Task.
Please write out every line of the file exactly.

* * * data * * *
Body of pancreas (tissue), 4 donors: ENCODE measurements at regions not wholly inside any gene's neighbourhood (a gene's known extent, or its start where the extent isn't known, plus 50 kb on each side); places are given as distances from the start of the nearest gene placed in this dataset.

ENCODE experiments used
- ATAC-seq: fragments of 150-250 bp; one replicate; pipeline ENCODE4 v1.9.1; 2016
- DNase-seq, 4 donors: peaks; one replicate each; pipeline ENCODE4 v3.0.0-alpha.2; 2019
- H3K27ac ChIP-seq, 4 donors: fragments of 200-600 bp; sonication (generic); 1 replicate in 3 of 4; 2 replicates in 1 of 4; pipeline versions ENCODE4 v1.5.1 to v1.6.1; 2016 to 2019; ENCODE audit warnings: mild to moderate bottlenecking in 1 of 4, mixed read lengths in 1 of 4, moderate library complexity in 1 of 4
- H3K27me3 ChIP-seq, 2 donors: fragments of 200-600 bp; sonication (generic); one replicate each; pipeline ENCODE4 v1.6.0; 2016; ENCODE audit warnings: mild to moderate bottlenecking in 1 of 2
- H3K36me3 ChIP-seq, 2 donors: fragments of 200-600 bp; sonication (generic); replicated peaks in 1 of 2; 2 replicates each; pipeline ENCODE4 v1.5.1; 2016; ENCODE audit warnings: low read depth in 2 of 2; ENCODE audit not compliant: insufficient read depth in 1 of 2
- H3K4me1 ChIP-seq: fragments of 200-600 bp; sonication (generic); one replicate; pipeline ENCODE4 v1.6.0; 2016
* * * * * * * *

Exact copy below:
Body of pancreas (tissue), 4 donors: ENCODE measurements at regions not wholly inside any gene's neighbourhood (a gene's known extent, or its start where the extent isn't known, plus 50 kb on each side); places are given as distances from the start of the nearest gene placed in this dataset.

ENCODE experiments used
- ATAC-seq: fragments of 150-250 bp; one replicate; pipeline ENCODE4 v1.9.1; 2016
- DNase-seq, 4 donors: peaks; one replicate each; pipeline ENCODE4 v3.0.0-alpha.2; 2019
- H3K27ac ChIP-seq, 4 donors: fragments of 200-600 bp; sonication (generic); 1 replicate in 3 of 4; 2 replicates in 1 of 4; pipeline versions ENCODE4 v1.5.1 to v1.6.1; 2016 to 2019; ENCODE audit warnings: mild to moderate bottlenecking in 1 of 4, mixed read lengths in 1 of 4, moderate library complexity in 1 of 4
- H3K27me3 ChIP-seq, 2 donors: fragments of 200-600 bp; sonication (generic); one replicate each; pipeline ENCODE4 v1.6.0; 2016; ENCODE audit warnings: mild to moderate bottlenecking in 1 of 2
- H3K36me3 ChIP-seq, 2 donors: fragments of 200-600 bp; sonication (generic); replicated peaks in 1 of 2; 2 replicates each; pipeline ENCODE4 v1.5.1; 2016; ENCODE audit warnings: low read depth in 2 of 2; ENCODE audit not compliant: insufficient read depth in 1 of 2
- H3K4me1 ChIP-seq: fragments of 200-600 bp; sonication (generic); one replicate; pipeline ENCODE4 v1.6.0; 2016